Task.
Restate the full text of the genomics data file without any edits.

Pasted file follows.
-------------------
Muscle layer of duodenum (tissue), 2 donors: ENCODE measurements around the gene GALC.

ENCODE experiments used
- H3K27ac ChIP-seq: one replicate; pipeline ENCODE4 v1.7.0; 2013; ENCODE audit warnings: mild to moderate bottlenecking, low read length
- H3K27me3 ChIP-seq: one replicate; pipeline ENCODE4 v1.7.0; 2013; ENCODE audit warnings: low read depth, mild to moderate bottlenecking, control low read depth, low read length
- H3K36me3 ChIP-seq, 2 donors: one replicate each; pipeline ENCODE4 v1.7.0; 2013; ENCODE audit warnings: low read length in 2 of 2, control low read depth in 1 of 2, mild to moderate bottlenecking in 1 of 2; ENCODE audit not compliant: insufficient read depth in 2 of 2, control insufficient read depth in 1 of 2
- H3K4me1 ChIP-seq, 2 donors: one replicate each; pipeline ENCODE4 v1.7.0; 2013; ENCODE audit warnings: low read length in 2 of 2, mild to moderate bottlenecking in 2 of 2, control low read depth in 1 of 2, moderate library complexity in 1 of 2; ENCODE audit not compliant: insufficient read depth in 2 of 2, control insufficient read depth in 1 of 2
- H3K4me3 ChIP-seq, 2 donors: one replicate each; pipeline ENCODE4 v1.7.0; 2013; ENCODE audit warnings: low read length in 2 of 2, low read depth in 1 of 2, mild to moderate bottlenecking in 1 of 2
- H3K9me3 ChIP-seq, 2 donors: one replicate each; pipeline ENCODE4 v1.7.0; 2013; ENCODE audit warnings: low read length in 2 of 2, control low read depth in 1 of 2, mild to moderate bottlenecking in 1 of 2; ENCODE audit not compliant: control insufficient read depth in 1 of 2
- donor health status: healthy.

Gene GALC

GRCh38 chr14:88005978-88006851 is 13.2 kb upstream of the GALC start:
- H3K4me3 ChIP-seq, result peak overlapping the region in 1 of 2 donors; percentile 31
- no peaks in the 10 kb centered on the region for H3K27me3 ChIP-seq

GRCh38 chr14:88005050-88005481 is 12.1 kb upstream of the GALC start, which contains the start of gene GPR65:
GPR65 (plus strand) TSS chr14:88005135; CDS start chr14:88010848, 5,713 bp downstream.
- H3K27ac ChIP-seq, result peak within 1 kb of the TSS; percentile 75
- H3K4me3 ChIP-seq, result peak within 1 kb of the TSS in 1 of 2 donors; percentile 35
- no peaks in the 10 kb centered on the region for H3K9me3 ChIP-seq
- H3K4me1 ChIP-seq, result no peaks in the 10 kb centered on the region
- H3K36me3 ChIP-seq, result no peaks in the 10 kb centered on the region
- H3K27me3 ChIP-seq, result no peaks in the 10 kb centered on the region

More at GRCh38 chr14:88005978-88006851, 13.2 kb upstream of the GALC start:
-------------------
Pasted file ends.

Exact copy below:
Muscle layer of duodenum (tissue), 2 donors: ENCODE measurements around the gene GALC.

ENCODE experiments used
- H3K27ac ChIP-seq: one replicate; pipeline ENCODE4 v1.7.0; 2013; ENCODE audit warnings: mild to moderate bottlenecking, low read length
- H3K27me3 ChIP-seq: one replicate; pipeline ENCODE4 v1.7.0; 2013; ENCODE audit warnings: low read depth, mild to moderate bottlenecking, control low read depth, low read length
- H3K36me3 ChIP-seq, 2 donors: one replicate each; pipeline ENCODE4 v1.7.0; 2013; ENCODE audit warnings: low read length in 2 of 2, control low read depth in 1 of 2, mild to moderate bottlenecking in 1 of 2; ENCODE audit not compliant: insufficient read depth in 2 of 2, control insufficient read depth in 1 of 2
- H3K4me1 ChIP-seq, 2 donors: one replicate each; pipeline ENCODE4 v1.7.0; 2013; ENCODE audit warnings: low read length in 2 of 2, mild to moderate bottlenecking in 2 of 2, control low read depth in 1 of 2, moderate library complexity in 1 of 2; ENCODE audit not compliant: insufficient read depth in 2 of 2, control insufficient read depth in 1 of 2
- H3K4me3 ChIP-seq, 2 donors: one replicate each; pipeline ENCODE4 v1.7.0; 2013; ENCODE audit warnings: low read length in 2 of 2, low read depth in 1 of 2, mild to moderate bottlenecking in 1 of 2
- H3K9me3 ChIP-seq, 2 donors: one replicate each; pipeline ENCODE4 v1.7.0; 2013; ENCODE audit warnings: low read length in 2 of 2, control low read depth in 1 of 2, mild to moderate bottlenecking in 1 of 2; ENCODE audit not compliant: control insufficient read depth in 1 of 2
- donor health status: healthy.

Gene GALC

GRCh38 chr14:88005978-88006851 is 13.2 kb upstream of the GALC start:
- H3K4me3 ChIP-seq, result peak overlapping the region in 1 of 2 donors; percentile 31
- no peaks in the 10 kb centered on the region for H3K27me3 ChIP-seq

GRCh38 chr14:88005050-88005481 is 12.1 kb upstream of the GALC start, which contains the start of gene GPR65:
GPR65 (plus strand) TSS chr14:88005135; CDS start chr14:88010848, 5,713 bp downstream.
- H3K27ac ChIP-seq, result peak within 1 kb of the TSS; percentile 75
- H3K4me3 ChIP-seq, result peak within 1 kb of the TSS in 1 of 2 donors; percentile 35
- no peaks in the 10 kb centered on the region for H3K9me3 ChIP-seq
- H3K4me1 ChIP-seq, result no peaks in the 10 kb centered on the region
- H3K36me3 ChIP-seq, result no peaks in the 10 kb centered on the region
- H3K27me3 ChIP-seq, result no peaks in the 10 kb centered on the region

More at GRCh38 chr14:88005978-88006851, 13.2 kb upstream of the GALC start: